put 9 into x

if x ...

... = 9: -- Because there is no code statement to be executed on this line, the behavior is to Fall Through and Execute by default.

... = 10: -- This value is not checked because 9 was executed as a Fall Through.

... = 11: -- This value is not checked, for the same reason as the above line.

put "Hooray!" -- If the value of x is either 9, 10, or 11 this statement will execute and "Hooray!" will be printed.

...>= 12:

put "Boo" -- If the value is greater than or equal to 12, this statement will execute and "Boo" will be printed.

end if

 

Output of this example as written:

Hooray!

Keep Checking Cases Statements

In situations where there it is possible for multiple cases to evaluate as true, you can use Keep Checking Cases to continue to evaluate cases after finding one to be true. Keep Checking Cases causes execution to continue until another case is encountered that evaluates as true. To have execution continue to check cases after that, another Keep Checking Cases must be included. Keep Checking Cases can be included at any point in a case, but is typically at the end.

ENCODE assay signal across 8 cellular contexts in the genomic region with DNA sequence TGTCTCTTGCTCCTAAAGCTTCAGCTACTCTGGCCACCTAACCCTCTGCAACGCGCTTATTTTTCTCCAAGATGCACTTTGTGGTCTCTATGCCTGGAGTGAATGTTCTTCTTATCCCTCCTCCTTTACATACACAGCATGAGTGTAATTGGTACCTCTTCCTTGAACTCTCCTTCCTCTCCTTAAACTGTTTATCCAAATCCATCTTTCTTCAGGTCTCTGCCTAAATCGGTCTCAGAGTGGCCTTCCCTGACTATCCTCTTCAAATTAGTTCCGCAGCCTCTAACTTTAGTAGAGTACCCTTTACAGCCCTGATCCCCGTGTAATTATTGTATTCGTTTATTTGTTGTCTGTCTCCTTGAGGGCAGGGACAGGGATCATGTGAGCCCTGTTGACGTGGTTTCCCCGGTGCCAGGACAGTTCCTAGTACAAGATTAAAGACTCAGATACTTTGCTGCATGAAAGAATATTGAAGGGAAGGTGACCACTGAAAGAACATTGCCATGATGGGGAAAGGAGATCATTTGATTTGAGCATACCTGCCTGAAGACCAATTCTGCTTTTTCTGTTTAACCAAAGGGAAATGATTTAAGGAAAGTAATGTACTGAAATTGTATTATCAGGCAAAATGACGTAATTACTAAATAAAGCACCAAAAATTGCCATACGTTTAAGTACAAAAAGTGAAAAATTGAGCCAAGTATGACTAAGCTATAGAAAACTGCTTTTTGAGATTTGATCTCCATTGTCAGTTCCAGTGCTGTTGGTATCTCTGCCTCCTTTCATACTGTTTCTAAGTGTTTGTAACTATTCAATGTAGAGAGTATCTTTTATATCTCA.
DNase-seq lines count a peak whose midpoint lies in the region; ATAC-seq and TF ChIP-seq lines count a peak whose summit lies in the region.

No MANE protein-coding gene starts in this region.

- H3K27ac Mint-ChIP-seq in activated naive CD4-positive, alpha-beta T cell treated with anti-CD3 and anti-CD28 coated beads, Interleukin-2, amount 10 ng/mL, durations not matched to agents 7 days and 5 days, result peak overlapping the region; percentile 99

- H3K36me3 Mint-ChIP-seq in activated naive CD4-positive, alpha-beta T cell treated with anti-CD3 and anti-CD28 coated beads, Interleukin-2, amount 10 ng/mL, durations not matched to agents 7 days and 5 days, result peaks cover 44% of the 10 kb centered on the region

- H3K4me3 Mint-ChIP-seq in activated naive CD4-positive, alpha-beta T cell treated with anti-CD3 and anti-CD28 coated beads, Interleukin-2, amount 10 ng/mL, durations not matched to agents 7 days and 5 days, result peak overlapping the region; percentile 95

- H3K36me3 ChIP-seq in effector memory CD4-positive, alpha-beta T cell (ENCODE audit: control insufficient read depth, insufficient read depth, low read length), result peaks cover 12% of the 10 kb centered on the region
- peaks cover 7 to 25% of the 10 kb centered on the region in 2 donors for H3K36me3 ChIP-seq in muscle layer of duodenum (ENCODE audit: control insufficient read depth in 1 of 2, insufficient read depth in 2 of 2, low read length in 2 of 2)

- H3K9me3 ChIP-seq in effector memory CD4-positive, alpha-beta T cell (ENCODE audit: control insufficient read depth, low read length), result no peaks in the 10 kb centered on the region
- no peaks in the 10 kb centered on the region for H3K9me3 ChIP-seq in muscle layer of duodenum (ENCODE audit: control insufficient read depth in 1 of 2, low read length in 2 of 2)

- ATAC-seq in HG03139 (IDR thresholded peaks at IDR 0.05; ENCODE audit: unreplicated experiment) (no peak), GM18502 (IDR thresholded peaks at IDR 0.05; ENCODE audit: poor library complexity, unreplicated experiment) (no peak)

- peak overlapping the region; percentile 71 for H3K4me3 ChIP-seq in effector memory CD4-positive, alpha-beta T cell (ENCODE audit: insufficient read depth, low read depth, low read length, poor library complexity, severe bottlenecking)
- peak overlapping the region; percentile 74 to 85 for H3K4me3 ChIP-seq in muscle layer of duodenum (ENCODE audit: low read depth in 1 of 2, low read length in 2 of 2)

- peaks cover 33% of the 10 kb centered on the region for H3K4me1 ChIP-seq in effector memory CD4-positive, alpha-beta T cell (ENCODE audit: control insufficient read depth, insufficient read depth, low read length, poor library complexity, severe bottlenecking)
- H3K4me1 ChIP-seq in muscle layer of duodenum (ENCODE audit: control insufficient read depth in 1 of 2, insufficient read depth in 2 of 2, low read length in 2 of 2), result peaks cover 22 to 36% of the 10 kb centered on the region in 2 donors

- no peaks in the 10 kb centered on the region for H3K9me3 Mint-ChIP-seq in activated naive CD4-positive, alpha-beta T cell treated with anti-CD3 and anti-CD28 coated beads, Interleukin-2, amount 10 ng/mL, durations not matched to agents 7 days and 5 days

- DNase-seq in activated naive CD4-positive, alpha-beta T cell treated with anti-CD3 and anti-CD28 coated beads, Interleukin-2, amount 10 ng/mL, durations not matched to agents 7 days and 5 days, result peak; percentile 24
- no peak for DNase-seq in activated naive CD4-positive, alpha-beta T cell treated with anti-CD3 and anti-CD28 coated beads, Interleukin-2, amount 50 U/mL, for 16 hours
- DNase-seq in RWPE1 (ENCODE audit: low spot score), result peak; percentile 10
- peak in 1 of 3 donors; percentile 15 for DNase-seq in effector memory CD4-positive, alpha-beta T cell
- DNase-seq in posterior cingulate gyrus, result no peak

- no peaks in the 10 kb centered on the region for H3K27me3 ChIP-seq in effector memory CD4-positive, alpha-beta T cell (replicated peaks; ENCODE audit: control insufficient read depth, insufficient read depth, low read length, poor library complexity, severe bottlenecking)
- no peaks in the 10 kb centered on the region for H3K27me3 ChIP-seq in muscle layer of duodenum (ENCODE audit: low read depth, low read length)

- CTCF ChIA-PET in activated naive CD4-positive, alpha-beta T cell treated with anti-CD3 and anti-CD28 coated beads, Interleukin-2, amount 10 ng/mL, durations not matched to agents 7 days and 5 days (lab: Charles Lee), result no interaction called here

Syntax:

keep checking cases

Example:

set Wilbur to (nickName:"Wil", lastName:"Wilberforce", age:13)

 

put Wilbur's nickName & " is a ..."

 

if Wilbur's age ... -- The beginning of this multi-case if statement specifies a value: Wilbur's age.

... is less than 1 then -- This case provides an operator and a value.

put "Infant" -- Code to be executed when the above case is found to be true.

... <= 3 then

put "Toddler"

... less than 14: -- This is found to be true in this example, because Wilbur is 13.

put "child"

keep checking cases -- If Wilbur is found to be less than 14 years old, execution will continue and the following cases will be checked until one is found to be true

... is between 13 and 19 : -- This is found to be true in this example, because Wilbur is 13.

put "Teenager"

keep checking cases-- If this case is found to be true (which it is in this example), the script would usually stop here (even if he was also less than 13). This Keep Checking Cases line means that it will instead continue to check cases until another true case is found.

... less than 18 then put "Minor" -- This case is found to be true, because Wilbur is 13.

... is more than 65 : put "Senior"

else

put "Grown-up"

end if

 

This topic was last updated on July 02, 2020, at 02:51:49 PM.

Eggplant icon Eggplantsoftware.com | Documentation Home | User Forums | Support | Copyright © 2020 Eggplant